The coalition nations which hastily launched attacks on Libya are now bickering among themselves. A wave of wrangling is sweeping across the so-called major powers that pushed for the destruction of Col Gaddafi’s country. The U.S., UK, and France are strongly divided over one issue: who is to lead the command for the destitution of Libya – an operation which has been dubbed operation “Odyssey Dawn”. But the squabbles among these nations amplify the fact that rushing to bomb Libya was neither for humanitarian purposes nor to protect civilians as the world was deceived to believe.
The United States says it will hand over command to the coalition nations, or better still, NATO, as it does not want to remain at the front line of the operations. This in itself smells of suspicion, and sounds like even the US was not convinced that bombing Libya, and overtly supporting and arming the handful of discontented individuals in the name of “rebels” to fight legitimate government forces so as to oust Gaddafi from power was the best option to resolving the situation in Libya. But because of selfish and ulterior motives, the U.S. plunged itself into what will soon turn out to be another diplomatic mess like was Iraq’s invasion.
The UK another major player in the destruction of Libya, agrees with the U.S., but also refuses to lead the operations and together with Italy agrees that the command should be handed to NATO, but France, one of the Chieftains in the war against Gaddafi, sharply objects to NATO leading the operations.
French president Nicolas Sarkozy, who is said to be using the Libyan crisis to save his skin from electoral humiliations next year, is scared that some NATO members including Germany and Turkey will hinder the operation as both countries vehemently oppose the military strikes on Libya. France is that one country in Europe which fears that its influence in the world scene is drastically diminishing, and the French at moment will hail a president who takes a leading role in issues of international significance, even if it means killing innocent civilians in Libya. Sarkozy smells this and with 2012 presidential elections just at the corner, the Libyan situation is a ripe opportunity to showcase the strength of France. Falklands did same to Margaret Thatcher.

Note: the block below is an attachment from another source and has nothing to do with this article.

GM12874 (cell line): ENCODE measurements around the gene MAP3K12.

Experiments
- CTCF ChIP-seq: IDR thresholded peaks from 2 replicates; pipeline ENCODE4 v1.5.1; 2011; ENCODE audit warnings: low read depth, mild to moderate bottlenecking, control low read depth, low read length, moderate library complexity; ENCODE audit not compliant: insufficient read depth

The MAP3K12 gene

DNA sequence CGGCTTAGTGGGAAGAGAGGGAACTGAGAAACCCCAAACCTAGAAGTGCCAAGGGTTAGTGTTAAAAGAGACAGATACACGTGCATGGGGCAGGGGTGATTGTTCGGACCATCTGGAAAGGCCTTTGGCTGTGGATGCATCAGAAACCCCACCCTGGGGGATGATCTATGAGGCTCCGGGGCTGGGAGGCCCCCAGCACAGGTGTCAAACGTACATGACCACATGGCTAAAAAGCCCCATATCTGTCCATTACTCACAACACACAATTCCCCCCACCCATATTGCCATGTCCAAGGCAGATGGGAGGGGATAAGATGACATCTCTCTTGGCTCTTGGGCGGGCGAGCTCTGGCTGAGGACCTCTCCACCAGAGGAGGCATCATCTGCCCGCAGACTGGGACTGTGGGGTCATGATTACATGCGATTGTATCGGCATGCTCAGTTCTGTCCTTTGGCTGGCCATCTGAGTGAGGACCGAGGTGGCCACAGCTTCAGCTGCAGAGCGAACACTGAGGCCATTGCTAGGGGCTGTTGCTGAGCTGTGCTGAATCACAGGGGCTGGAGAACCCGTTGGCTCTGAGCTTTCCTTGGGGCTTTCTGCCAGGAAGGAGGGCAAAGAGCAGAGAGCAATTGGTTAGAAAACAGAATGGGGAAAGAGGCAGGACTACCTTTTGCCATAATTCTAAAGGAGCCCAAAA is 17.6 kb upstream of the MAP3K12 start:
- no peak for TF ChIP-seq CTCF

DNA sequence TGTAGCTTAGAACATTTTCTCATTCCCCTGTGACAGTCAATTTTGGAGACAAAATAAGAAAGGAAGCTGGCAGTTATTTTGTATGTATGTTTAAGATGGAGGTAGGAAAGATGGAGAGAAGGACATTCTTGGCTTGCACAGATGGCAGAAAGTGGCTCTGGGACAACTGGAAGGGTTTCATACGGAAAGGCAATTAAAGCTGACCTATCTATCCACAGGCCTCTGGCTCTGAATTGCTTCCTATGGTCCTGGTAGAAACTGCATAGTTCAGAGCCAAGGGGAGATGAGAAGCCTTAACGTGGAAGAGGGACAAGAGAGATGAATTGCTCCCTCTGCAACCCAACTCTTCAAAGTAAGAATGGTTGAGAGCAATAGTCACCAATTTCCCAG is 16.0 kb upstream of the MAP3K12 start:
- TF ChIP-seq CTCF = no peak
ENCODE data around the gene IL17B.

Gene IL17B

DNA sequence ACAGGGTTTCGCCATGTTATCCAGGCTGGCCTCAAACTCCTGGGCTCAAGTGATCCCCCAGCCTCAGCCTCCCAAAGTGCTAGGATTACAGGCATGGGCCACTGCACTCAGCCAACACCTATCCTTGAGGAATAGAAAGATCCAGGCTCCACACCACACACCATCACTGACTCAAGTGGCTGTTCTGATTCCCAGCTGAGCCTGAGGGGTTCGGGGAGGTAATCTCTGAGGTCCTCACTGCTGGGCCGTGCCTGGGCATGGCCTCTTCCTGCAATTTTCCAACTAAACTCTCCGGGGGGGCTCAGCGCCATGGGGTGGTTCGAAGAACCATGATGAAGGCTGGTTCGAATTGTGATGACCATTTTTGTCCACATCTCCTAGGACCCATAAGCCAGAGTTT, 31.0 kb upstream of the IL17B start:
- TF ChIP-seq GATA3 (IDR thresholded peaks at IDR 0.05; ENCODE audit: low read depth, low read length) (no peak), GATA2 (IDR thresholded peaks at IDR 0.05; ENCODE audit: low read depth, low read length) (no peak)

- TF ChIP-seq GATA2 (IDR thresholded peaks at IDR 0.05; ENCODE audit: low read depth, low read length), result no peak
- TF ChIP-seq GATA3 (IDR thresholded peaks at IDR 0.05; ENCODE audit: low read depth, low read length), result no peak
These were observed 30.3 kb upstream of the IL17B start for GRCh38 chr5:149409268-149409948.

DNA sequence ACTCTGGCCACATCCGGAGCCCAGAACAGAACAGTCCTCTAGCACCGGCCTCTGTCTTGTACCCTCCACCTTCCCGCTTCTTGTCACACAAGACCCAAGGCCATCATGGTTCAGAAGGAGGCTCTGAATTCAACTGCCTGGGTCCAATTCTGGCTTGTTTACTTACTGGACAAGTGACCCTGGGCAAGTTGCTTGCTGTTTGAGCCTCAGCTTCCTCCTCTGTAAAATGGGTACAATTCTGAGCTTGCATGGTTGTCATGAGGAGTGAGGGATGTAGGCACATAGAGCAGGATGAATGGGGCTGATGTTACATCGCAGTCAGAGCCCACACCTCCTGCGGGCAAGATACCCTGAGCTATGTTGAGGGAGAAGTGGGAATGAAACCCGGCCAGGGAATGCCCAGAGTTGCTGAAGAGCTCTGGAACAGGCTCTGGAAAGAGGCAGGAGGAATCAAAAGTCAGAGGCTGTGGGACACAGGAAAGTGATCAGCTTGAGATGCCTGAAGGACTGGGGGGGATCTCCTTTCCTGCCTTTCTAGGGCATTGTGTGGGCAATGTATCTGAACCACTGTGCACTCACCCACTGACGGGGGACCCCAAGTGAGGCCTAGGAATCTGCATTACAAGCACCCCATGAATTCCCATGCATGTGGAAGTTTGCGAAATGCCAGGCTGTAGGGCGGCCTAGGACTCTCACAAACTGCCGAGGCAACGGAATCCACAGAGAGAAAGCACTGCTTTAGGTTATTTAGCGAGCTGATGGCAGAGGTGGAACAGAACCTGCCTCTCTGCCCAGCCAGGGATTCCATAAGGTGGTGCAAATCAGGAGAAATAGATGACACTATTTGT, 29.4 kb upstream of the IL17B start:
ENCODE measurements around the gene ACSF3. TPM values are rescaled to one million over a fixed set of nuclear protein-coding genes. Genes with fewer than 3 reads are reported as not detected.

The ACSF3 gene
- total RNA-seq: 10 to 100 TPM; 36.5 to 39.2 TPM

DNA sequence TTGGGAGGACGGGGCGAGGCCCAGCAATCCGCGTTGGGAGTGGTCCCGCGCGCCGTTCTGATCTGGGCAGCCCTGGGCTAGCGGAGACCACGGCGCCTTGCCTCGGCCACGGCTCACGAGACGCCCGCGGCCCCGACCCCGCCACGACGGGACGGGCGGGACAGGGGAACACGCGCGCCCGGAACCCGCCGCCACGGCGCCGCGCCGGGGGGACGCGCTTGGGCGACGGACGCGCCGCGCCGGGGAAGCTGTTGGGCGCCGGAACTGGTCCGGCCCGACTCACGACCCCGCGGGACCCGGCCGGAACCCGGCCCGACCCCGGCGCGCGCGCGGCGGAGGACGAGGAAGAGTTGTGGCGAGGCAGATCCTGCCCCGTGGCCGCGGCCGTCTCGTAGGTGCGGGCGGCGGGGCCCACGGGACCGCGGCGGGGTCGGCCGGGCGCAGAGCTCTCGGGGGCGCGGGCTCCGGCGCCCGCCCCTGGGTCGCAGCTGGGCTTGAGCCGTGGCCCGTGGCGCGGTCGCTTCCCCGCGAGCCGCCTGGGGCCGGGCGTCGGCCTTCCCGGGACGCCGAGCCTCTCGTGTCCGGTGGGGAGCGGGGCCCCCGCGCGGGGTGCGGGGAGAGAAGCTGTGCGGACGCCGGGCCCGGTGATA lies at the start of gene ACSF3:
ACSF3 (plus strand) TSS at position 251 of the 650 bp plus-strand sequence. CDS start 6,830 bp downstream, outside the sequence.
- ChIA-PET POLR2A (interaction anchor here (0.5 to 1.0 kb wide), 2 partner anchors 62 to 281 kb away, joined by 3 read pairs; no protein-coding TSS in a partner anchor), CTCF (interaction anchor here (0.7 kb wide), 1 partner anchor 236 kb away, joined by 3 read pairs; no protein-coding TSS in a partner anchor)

The squabbles among these nations only bring more shame to their maneuvers that finally led to the unjustified bombing of Libya and wanting “rebels” to take over the country by overthrowing a legitimate government. The U.S., UK and France led the attacks on Libya on claims that civilians were being massacred by Gaddafi’s forces. If at all this was the case (even though it is not), these countries betrayed themselves – making it clear that their reasons for military intervention in Libya was not for civilian or humanitarian purposes; because by asking the army of a legitimate government to withdraw its forces from areas captured by illegitimate forces – the rebels – the U.S., UK, and France were calling on the rebels to fight on, advance into Tripoli, and overthrow the Libyan Leader.
There is more shame on the heads of these countries who have once again demonstrated that war is the best language they know – there are many other options these countries would have taken if truly they wanted to help the people of Libya. Dialogue is the best diplomacy in modern history. Where the motives are clear and honest, dialogue has always been the best form of resolving disputes – not the primitive language of war, where ultimatums are dished out to sovereign states by the so-called “big” nations – dictating to the “small” nations how to run their own affairs.
The wrangling which has gripped the U.S., UK, and France over who is to lead the command of the bombings in Libya brings one fear to the limelight: that the coalition’s mission in Libya is doom to fail, and that U.S. president Barack Obama, together with Pentagon’s Robert Gate are already sensing the flop, and would not want to get the name of the U.S. sucked in another war in another Arab country.
Not that Col Muammar Gaddafi is a saint. Far from it! The Libyan leader may have his own issues to settle with his people, but by allying with “rebels”, arming them, preventing Libyan forces to protect a legitimate government – something that every government on Earth will do, and by destroying the military might of Libya, the U.S., UK, and France are crossing the red line that any honest humanitarian intervention for peace’s sake does not have to.
Maybe after Libya, the U.S. and its friends should also drop missiles on Bahrain – were the U.S. puppet regime is openly shooting at protesters at close range, killing dozens, while hundreds others are tear-gassed and brutalized – then the U.S. and friends should provide military support to the protesters to overthrow the government in Bahrain.